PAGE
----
Bal Harbour

South Florida Brothers Who Ran Detox Facilities Convicted in $112M Fraud Scheme

Brothers Jonathan and Daniel Markovich facing possibility of decades in prison at sentencing

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Two brothers who ran addiction treatment facilities in South Florida have been convicted in a $112 million fraud scheme, federal prosecutors said.

Jonathan Markovich, 37, and Daniel Markovich, 33, both of Bal Harbour, were found guilty by a federal jury in the Southern District of Florida following a seven-week trial, the U.S. Department of Justice said in a news release Thursday.

The release said the Markovich brothers, who operated Compass Detox, an inpatient detox and residential facility, and WAR Network LLC, a related outpatient treatment program, fraudulently billed about $112 million for services that were never provided or were medically unnecessary, and paid kickbacks to patients through patient recruiters and received kickbacks from testing laboratories.

Jonathan Markovich, who owned both facilities, was also convicted of bank fraud in connection with PPP loan applications in which he falsely stated that Compass Detox and WAR were not engaged in illegal conduct, the release said.

Prosecutors said the brothers found patients through recruiters who offered illegal kickbacks to patients, including airline tickets, illegal drugs, and cash. The patients would be shuffled between the two facilities so the brothers could fraudulently bill for as much as possible.

Recruiters gave patients illegal drugs prior to admission to Compass Detox to ensure they'd be admitted for detox, which was the most expensive kind of treatment offered by the defendants’ facilities, prosecutors said.

Therapy sessions were billed for but not regularly provided or attended, and excessive, medically unnecessary urinalysis drug tests were ordered, for patients, prosecutors said.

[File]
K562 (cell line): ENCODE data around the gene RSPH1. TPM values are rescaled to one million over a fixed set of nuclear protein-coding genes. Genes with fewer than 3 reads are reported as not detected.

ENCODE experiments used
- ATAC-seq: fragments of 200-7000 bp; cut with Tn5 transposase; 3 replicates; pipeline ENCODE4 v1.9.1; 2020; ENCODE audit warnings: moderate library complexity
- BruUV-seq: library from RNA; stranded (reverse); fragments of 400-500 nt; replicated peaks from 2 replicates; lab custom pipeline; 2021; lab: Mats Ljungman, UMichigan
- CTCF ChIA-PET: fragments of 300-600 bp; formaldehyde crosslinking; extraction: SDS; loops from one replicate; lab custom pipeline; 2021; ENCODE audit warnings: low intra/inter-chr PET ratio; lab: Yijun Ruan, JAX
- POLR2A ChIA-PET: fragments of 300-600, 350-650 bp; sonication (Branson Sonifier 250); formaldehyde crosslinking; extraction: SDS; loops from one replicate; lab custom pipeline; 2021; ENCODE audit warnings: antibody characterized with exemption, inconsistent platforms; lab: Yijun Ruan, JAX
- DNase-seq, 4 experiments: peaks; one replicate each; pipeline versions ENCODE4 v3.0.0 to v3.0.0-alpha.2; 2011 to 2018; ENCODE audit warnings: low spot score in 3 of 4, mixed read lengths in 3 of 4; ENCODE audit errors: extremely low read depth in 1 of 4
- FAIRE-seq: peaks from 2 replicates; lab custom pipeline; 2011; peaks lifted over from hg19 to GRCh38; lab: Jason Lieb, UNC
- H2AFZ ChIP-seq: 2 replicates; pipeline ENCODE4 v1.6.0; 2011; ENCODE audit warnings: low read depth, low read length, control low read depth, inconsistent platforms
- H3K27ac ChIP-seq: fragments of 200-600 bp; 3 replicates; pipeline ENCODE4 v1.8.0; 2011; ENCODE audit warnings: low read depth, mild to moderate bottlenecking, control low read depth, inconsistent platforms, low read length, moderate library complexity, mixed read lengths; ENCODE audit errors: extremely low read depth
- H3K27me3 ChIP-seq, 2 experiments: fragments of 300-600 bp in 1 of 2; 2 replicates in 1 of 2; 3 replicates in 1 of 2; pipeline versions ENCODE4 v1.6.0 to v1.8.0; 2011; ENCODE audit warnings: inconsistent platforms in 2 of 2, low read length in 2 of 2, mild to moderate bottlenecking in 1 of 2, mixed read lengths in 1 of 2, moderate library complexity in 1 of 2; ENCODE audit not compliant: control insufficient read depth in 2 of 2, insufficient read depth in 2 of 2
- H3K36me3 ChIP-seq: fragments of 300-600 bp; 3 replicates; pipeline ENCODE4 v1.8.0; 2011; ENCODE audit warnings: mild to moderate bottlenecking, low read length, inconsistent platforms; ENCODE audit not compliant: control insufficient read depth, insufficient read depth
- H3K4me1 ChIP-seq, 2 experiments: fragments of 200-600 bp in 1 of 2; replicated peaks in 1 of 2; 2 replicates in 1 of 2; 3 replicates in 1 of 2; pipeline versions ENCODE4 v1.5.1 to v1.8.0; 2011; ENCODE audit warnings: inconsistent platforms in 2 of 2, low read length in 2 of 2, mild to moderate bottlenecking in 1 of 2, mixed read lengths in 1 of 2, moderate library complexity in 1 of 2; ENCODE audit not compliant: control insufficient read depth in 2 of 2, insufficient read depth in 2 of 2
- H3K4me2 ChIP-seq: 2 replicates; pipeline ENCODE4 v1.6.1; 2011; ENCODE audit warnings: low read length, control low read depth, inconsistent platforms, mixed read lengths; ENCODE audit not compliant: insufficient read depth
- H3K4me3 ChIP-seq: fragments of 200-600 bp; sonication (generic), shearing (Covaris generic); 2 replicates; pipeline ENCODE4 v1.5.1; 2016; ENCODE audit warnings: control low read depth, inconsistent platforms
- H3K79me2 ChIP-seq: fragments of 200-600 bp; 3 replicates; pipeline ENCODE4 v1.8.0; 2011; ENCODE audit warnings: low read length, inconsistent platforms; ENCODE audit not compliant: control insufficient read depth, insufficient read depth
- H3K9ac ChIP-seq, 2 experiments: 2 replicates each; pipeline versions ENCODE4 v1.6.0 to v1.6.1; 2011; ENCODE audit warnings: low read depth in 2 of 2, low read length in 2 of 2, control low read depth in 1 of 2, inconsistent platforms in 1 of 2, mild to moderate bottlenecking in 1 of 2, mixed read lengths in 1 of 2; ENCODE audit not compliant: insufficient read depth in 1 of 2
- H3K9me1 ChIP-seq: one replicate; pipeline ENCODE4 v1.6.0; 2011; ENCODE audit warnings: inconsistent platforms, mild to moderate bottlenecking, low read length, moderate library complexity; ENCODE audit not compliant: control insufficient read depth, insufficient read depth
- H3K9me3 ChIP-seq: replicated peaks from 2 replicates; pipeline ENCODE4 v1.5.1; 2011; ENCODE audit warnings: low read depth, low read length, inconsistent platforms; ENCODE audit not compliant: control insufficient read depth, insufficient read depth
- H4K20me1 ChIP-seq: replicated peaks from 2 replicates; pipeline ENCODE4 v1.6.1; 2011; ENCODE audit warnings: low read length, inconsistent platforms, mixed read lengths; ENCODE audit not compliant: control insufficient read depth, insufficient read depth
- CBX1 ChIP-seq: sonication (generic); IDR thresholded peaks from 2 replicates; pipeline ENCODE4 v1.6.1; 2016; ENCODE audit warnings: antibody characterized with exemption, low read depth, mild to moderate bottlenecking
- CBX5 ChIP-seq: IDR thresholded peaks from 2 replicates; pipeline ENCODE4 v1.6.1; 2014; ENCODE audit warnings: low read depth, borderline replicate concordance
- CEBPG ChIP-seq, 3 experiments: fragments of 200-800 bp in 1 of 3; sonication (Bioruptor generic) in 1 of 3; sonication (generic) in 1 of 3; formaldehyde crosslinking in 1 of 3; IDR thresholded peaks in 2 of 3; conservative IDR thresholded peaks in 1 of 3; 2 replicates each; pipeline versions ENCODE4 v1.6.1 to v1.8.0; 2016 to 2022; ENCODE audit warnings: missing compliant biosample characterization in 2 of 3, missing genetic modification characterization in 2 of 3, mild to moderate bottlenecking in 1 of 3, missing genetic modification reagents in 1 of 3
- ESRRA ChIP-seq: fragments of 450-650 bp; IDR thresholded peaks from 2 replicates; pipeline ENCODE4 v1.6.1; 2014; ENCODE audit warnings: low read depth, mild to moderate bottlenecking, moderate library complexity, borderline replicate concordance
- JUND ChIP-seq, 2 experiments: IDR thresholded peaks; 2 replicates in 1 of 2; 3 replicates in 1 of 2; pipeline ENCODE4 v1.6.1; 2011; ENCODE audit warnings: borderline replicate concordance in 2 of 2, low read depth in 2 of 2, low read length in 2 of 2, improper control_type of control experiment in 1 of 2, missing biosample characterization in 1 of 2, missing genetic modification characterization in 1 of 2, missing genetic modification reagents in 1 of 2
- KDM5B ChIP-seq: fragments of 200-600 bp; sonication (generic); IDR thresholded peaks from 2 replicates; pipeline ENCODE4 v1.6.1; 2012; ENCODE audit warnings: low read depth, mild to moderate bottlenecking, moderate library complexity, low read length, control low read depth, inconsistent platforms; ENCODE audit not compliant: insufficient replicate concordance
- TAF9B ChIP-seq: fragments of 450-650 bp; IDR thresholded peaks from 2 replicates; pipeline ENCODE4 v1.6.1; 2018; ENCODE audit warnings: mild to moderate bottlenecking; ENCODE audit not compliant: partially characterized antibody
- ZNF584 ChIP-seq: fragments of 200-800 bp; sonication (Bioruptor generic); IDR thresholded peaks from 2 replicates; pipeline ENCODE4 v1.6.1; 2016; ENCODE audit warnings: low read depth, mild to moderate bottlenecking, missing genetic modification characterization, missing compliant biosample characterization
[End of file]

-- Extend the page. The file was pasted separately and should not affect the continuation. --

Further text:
Patients were also given a so-called "Comfort Drink" to sedate them, and to keep them coming back, along with large and potentially harmful amounts of controlled substances, prosecutors said. Certain patients were also routinely re-admitted and repeatedly cycled through Compass Detox and WAR to maximize revenue, the release said.

“Their tactics were brazen and the dollar losses immense," Special Agent in Charge George L. Piro of FBI’s Miami Field Office said in a statement. "These health care fraudsters, driven by greed, sought to cheat their way to riches by billing tens of millions of dollars from various health care programs."

Both brothers were convicted of conspiracy to commit health care fraud and wire fraud. Jonathan Markovich was convicted of eight counts of health care fraud and Daniel Markovich was convicted of two counts of health care fraud. They were also convicted of conspiracy to pay and receive kickbacks and two counts of paying and receiving kickbacks.

Jonathan Markovich was separately convicted of conspiring to commit money laundering, two counts of concealment money laundering, and six counts of laundering at least $10,000 in proceeds of unlawful activities, as well as two counts of bank fraud related to his fraudulently obtaining PPP loans for both Compass Detox and WAR during the COVID-19 pandemic.

Defense attorneys for the brothers denounced the verdicts Thursday.

"What happened today is a miscarriage of justice, and we intend to fight to reverse such wrongdoing," Jonathan Markovich's attorney, Vanessa Singh Johannes, said in a statement. She added that the government "focused their prosecution on the Markovichs' hard earned wealth, which is not a crime in America."

"The verdict is completely inconsistent with the evidence presented at trial," said Marissel Descalzo, attorney for Daniel Markovich. "I will appeal the verdict. I will continue to fight tirelessly to clear Daniel Markovich's name."

The brothers are scheduled to be sentenced on Jan. 13, 2022, and face the possibility of decades behind bars. A related trial is expected to begin in February for four others charged in the case.

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